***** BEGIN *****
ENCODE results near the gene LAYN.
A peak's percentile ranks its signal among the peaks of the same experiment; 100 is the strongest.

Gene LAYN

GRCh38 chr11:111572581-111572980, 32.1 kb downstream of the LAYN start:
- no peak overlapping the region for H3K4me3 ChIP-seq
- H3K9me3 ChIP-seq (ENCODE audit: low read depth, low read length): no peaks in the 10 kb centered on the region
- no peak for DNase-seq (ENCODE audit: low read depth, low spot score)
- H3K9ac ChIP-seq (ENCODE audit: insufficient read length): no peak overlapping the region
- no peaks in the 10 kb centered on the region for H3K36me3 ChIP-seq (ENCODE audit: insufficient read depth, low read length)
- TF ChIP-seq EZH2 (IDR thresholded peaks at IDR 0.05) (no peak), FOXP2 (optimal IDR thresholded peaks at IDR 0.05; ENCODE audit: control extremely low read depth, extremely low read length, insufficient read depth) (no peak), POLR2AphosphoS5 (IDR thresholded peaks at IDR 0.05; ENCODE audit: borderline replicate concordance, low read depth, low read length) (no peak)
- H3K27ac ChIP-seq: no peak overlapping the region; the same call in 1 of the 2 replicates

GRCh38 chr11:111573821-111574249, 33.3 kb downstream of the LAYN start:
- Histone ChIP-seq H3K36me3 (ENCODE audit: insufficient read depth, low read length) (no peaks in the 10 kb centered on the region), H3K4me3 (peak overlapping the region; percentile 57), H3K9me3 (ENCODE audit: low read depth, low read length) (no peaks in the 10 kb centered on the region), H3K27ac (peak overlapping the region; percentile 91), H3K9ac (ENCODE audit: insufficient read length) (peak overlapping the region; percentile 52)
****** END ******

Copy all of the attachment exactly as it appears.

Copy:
ENCODE results near the gene LAYN.
A peak's percentile ranks its signal among the peaks of the same experiment; 100 is the strongest.

Gene LAYN

GRCh38 chr11:111572581-111572980, 32.1 kb downstream of the LAYN start:
- no peak overlapping the region for H3K4me3 ChIP-seq
- H3K9me3 ChIP-seq (ENCODE audit: low read depth, low read length): no peaks in the 10 kb centered on the region
- no peak for DNase-seq (ENCODE audit: low read depth, low spot score)
- H3K9ac ChIP-seq (ENCODE audit: insufficient read length): no peak overlapping the region
- no peaks in the 10 kb centered on the region for H3K36me3 ChIP-seq (ENCODE audit: insufficient read depth, low read length)
- TF ChIP-seq EZH2 (IDR thresholded peaks at IDR 0.05) (no peak), FOXP2 (optimal IDR thresholded peaks at IDR 0.05; ENCODE audit: control extremely low read depth, extremely low read length, insufficient read depth) (no peak), POLR2AphosphoS5 (IDR thresholded peaks at IDR 0.05; ENCODE audit: borderline replicate concordance, low read depth, low read length) (no peak)
- H3K27ac ChIP-seq: no peak overlapping the region; the same call in 1 of the 2 replicates

GRCh38 chr11:111573821-111574249, 33.3 kb downstream of the LAYN start:
- Histone ChIP-seq H3K36me3 (ENCODE audit: insufficient read depth, low read length) (no peaks in the 10 kb centered on the region), H3K4me3 (peak overlapping the region; percentile 57), H3K9me3 (ENCODE audit: low read depth, low read length) (no peaks in the 10 kb centered on the region), H3K27ac (peak overlapping the region; percentile 91), H3K9ac (ENCODE audit: insufficient read length) (peak overlapping the region; percentile 52)